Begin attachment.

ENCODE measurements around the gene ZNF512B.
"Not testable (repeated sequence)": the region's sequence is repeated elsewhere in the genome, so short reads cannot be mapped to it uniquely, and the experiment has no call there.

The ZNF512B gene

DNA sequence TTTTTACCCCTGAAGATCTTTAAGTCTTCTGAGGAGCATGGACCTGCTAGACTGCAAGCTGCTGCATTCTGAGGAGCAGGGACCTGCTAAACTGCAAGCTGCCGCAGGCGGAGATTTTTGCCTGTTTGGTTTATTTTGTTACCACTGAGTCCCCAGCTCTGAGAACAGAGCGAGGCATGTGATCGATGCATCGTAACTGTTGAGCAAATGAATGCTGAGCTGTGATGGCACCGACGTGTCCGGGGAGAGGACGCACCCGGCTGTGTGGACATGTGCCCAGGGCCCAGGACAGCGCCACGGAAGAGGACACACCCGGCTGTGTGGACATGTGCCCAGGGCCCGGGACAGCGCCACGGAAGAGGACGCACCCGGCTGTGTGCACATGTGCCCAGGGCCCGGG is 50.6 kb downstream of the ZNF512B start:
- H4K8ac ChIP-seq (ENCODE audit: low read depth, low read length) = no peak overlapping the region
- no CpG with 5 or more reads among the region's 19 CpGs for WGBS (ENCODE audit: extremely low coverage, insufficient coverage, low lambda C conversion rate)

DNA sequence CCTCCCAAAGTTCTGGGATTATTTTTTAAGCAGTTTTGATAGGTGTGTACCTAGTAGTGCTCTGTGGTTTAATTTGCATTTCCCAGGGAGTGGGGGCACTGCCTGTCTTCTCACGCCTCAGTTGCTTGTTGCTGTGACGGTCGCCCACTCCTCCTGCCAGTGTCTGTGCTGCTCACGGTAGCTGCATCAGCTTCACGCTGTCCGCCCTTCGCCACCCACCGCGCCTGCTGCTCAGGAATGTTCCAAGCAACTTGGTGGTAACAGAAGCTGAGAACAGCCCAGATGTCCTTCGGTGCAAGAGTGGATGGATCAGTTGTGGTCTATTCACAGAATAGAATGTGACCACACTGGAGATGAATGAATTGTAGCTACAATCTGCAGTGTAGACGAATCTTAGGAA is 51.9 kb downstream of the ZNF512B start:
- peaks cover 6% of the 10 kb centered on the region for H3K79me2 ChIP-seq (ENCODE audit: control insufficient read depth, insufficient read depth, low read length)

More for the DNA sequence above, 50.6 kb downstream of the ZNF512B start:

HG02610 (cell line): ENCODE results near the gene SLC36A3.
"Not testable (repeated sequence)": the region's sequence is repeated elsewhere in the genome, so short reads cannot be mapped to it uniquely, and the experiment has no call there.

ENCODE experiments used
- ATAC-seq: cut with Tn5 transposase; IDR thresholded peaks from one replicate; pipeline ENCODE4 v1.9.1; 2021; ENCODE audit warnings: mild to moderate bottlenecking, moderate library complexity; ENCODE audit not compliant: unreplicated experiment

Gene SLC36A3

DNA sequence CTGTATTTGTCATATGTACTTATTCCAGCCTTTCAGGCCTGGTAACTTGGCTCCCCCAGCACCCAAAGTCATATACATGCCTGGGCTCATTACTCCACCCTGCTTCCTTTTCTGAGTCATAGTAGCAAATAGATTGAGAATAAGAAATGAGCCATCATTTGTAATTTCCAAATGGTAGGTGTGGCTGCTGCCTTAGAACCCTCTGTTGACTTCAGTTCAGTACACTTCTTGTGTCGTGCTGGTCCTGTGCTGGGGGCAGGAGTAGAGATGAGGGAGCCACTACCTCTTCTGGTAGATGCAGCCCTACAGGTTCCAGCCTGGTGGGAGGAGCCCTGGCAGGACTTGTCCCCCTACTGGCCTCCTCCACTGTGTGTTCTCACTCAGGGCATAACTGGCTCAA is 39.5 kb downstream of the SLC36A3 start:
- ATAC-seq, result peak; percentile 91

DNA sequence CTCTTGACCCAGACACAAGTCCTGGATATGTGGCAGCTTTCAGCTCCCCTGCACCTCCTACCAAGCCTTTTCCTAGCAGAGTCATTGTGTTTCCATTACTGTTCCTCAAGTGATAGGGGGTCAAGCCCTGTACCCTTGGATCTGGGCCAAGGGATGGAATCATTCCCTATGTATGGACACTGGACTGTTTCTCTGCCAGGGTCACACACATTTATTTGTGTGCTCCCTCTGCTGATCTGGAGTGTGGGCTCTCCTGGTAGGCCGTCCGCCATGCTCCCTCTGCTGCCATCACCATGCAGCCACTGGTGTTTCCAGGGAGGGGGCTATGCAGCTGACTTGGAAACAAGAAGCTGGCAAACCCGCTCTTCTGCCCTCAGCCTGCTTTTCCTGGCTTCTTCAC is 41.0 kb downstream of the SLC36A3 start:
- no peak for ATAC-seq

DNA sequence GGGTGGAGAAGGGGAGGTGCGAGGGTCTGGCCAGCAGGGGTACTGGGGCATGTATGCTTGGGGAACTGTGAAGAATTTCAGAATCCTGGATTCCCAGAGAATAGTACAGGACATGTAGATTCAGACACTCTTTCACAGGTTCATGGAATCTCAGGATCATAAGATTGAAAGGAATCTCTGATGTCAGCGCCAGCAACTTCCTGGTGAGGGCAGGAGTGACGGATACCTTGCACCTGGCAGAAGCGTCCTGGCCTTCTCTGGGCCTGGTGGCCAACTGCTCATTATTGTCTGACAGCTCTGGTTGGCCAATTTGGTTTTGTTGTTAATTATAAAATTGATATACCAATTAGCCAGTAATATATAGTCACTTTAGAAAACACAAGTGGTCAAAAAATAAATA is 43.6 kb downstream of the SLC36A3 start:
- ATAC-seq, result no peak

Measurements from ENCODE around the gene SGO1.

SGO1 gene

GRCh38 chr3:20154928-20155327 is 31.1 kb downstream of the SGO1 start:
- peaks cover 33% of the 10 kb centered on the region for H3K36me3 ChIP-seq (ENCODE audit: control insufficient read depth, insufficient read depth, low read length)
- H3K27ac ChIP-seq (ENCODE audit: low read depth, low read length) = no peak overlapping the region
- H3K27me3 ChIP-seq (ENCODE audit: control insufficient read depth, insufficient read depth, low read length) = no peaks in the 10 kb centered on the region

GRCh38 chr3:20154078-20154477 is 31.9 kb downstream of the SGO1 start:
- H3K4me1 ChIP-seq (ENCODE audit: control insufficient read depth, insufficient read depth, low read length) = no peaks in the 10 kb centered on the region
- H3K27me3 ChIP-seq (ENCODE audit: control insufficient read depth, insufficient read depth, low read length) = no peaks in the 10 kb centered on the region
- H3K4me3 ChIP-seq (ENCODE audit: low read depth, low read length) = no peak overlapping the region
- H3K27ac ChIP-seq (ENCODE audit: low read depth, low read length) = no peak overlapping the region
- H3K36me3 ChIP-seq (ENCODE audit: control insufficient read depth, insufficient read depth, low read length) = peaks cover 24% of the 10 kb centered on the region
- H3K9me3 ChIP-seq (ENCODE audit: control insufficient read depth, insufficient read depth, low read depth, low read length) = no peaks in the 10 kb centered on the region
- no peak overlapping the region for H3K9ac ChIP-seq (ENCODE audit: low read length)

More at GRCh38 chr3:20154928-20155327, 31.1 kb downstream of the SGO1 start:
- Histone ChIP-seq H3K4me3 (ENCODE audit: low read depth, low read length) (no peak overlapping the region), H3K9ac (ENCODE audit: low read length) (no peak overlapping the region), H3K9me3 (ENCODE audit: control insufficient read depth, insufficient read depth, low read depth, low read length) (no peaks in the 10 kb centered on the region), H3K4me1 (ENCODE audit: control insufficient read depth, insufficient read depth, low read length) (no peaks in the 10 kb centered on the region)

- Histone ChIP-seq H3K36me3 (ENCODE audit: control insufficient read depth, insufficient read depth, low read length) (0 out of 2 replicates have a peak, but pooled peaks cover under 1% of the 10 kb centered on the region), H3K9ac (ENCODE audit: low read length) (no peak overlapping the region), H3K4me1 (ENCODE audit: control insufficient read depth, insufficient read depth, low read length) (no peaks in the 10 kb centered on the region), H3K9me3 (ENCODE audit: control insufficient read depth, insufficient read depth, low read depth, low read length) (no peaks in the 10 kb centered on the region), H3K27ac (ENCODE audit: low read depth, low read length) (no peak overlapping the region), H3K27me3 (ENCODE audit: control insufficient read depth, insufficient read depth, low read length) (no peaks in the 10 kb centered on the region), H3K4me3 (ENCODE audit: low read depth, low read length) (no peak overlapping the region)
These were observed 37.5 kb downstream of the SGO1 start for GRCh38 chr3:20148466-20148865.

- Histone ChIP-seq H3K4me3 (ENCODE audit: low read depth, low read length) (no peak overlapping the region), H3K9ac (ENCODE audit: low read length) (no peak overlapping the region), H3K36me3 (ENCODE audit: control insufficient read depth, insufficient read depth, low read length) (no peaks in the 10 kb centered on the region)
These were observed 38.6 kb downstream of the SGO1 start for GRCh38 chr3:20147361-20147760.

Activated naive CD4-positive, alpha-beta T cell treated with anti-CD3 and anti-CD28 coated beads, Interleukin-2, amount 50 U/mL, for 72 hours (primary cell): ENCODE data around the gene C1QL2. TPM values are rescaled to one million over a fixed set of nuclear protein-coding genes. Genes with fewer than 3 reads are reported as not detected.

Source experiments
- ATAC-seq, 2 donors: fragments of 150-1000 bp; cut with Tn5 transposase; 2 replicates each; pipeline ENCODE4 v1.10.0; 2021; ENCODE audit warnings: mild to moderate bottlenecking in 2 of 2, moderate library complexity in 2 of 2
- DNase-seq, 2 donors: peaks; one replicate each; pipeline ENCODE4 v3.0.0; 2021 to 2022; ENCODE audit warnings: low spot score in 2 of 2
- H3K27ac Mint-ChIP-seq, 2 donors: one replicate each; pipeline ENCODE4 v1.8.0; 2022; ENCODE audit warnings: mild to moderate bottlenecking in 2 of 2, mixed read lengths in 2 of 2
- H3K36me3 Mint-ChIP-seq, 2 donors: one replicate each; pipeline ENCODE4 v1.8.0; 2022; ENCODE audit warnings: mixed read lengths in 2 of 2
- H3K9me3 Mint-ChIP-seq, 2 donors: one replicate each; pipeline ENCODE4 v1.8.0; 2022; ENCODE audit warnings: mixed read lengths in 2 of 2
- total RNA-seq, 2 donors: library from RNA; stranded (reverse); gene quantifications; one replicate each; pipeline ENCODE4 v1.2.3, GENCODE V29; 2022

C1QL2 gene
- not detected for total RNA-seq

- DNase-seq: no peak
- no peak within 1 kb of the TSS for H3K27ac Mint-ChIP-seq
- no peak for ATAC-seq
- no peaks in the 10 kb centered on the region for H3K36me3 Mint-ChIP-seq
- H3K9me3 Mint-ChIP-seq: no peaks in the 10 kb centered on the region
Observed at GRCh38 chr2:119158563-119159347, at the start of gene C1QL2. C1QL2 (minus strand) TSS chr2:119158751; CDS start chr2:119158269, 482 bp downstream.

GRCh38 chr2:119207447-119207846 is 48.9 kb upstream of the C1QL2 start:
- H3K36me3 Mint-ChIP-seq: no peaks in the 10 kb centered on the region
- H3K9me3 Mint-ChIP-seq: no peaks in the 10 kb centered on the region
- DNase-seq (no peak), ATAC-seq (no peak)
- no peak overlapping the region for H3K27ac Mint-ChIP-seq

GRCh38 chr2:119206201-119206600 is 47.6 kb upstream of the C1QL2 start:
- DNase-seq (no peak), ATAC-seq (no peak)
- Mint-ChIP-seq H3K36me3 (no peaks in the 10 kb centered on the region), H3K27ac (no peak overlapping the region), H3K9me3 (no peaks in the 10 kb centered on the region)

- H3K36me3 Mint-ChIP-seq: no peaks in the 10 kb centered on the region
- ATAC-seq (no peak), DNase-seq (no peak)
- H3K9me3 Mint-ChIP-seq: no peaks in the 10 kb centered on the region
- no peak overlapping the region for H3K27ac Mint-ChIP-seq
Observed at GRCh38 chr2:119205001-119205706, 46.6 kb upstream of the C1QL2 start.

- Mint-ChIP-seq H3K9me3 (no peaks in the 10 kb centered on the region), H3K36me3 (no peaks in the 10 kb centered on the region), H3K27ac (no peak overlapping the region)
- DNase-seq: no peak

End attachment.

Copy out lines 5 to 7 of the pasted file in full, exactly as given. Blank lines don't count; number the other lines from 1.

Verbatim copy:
- H4K8ac ChIP-seq (ENCODE audit: low read depth, low read length) = no peak overlapping the region
- no CpG with 5 or more reads among the region's 19 CpGs for WGBS (ENCODE audit: extremely low coverage, insufficient coverage, low lambda C conversion rate)

DNA sequence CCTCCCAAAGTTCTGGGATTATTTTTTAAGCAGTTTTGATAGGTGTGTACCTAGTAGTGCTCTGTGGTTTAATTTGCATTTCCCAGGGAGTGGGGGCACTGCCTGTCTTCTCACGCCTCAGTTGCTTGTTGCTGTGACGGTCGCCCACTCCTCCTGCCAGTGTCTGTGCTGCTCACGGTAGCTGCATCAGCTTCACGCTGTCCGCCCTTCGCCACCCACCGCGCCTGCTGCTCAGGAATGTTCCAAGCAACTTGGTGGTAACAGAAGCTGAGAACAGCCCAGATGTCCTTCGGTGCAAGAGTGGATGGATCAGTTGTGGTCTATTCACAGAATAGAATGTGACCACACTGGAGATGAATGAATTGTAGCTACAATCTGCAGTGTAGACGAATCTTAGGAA is 51.9 kb downstream of the ZNF512B start: